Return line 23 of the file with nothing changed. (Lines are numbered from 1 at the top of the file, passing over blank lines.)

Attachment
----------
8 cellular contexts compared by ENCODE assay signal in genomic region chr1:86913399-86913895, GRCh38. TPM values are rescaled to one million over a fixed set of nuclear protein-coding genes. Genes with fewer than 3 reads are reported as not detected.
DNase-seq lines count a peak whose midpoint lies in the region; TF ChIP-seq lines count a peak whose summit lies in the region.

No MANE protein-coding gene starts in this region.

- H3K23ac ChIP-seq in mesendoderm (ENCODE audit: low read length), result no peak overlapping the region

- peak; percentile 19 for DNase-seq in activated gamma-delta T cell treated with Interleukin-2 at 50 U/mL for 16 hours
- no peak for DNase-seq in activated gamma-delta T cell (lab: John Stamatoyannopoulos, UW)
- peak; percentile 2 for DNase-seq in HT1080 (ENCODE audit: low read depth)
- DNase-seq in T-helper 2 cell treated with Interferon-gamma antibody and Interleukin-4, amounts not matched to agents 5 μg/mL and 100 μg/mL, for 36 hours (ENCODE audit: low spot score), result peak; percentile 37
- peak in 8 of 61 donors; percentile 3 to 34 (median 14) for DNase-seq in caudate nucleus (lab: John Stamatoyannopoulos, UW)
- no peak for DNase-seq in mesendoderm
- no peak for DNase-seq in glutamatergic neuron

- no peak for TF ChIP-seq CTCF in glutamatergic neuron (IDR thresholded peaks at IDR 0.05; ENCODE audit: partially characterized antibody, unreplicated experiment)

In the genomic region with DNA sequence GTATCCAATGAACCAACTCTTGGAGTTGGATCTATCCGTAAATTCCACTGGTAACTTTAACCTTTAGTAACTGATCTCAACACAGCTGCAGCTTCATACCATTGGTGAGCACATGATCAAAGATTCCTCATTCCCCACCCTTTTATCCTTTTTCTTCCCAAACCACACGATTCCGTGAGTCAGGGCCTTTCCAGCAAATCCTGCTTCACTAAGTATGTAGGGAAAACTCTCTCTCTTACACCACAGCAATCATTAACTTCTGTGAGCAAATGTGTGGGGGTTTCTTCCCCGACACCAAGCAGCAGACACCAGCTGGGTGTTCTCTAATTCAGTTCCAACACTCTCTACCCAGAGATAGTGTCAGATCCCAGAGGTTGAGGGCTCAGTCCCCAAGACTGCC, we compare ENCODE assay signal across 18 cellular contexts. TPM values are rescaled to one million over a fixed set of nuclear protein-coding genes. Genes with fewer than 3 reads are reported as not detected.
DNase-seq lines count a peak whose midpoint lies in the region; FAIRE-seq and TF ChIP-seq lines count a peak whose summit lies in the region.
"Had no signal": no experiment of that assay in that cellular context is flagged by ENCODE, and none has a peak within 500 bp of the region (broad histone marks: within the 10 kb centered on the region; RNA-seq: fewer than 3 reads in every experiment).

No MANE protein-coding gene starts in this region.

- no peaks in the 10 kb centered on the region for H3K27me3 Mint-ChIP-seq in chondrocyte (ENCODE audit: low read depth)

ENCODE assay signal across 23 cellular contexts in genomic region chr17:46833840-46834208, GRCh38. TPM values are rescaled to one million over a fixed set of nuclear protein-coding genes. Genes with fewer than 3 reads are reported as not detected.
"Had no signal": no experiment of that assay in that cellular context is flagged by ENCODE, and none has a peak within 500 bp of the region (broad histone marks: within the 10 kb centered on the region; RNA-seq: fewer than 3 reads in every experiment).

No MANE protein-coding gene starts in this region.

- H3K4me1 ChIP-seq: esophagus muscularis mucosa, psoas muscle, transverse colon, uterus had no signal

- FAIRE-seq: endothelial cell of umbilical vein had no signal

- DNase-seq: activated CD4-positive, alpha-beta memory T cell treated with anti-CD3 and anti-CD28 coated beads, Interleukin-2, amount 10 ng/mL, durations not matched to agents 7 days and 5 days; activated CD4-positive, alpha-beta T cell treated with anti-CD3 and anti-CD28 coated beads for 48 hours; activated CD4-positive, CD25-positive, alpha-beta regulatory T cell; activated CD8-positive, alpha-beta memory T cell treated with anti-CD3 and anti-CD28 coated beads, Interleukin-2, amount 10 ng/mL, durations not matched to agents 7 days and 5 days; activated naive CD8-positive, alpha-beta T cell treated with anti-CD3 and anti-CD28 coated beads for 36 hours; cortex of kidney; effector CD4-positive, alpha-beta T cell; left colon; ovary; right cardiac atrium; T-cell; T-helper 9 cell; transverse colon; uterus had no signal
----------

- DNase-seq: activated CD4-positive, alpha-beta memory T cell treated with anti-CD3 and anti-CD28 coated beads, Interleukin-2, amount 10 ng/mL, durations not matched to agents 7 days and 5 days; activated CD4-positive, alpha-beta T cell treated with anti-CD3 and anti-CD28 coated beads for 48 hours; activated CD4-positive, CD25-positive, alpha-beta regulatory T cell; activated CD8-positive, alpha-beta memory T cell treated with anti-CD3 and anti-CD28 coated beads, Interleukin-2, amount 10 ng/mL, durations not matched to agents 7 days and 5 days; activated naive CD8-positive, alpha-beta T cell treated with anti-CD3 and anti-CD28 coated beads for 36 hours; cortex of kidney; effector CD4-positive, alpha-beta T cell; left colon; ovary; right cardiac atrium; T-cell; T-helper 9 cell; transverse colon; uterus had no signal